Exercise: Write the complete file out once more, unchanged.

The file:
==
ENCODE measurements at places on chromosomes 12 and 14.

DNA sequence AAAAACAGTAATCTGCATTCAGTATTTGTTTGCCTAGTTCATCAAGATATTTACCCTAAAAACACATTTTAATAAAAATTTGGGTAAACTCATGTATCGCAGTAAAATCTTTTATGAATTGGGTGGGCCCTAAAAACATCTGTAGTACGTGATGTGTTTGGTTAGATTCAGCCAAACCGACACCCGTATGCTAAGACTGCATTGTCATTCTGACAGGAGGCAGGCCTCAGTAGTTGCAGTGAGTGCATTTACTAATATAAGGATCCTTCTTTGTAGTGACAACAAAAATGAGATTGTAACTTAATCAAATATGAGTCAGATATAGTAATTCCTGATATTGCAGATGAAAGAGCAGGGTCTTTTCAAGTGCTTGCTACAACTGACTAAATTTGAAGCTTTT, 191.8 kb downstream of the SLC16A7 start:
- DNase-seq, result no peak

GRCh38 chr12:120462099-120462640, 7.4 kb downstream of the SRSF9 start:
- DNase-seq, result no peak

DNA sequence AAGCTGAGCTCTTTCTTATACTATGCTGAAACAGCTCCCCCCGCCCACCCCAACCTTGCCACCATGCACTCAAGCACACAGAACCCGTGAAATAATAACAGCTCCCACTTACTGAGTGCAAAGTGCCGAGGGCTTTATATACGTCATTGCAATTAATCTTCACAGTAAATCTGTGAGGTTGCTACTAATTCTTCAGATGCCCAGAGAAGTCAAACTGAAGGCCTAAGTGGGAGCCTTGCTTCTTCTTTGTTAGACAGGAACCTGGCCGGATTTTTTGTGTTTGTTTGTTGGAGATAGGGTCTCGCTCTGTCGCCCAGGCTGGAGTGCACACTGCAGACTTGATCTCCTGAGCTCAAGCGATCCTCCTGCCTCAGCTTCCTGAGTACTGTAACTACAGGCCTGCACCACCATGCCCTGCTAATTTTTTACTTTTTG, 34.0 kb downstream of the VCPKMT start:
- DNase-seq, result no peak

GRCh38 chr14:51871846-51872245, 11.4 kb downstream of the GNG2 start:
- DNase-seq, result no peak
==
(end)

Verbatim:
ENCODE measurements at places on chromosomes 12 and 14.

DNA sequence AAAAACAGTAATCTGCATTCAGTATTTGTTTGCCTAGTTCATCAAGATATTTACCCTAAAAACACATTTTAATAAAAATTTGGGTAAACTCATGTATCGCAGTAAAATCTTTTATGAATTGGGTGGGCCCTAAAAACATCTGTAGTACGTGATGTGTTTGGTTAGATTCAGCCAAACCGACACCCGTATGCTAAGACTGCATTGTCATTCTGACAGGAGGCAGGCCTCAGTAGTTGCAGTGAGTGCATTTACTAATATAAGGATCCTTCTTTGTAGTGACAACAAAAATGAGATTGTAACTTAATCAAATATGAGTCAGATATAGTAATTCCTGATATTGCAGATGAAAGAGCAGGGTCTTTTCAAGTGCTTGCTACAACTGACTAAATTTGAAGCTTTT, 191.8 kb downstream of the SLC16A7 start:
- DNase-seq, result no peak

GRCh38 chr12:120462099-120462640, 7.4 kb downstream of the SRSF9 start:
- DNase-seq, result no peak

DNA sequence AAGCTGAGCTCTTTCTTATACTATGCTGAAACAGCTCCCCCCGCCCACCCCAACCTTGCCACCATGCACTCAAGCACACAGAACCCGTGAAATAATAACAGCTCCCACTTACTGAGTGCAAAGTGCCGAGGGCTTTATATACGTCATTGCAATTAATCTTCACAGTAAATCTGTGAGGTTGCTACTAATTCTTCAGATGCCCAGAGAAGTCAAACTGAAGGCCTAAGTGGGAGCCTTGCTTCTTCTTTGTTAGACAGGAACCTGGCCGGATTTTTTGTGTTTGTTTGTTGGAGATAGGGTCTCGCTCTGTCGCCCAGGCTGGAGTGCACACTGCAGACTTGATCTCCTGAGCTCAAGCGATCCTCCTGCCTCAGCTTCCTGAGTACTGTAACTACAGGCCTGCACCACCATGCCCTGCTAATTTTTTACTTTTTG, 34.0 kb downstream of the VCPKMT start:
- DNase-seq, result no peak

GRCh38 chr14:51871846-51872245, 11.4 kb downstream of the GNG2 start:
- DNase-seq, result no peak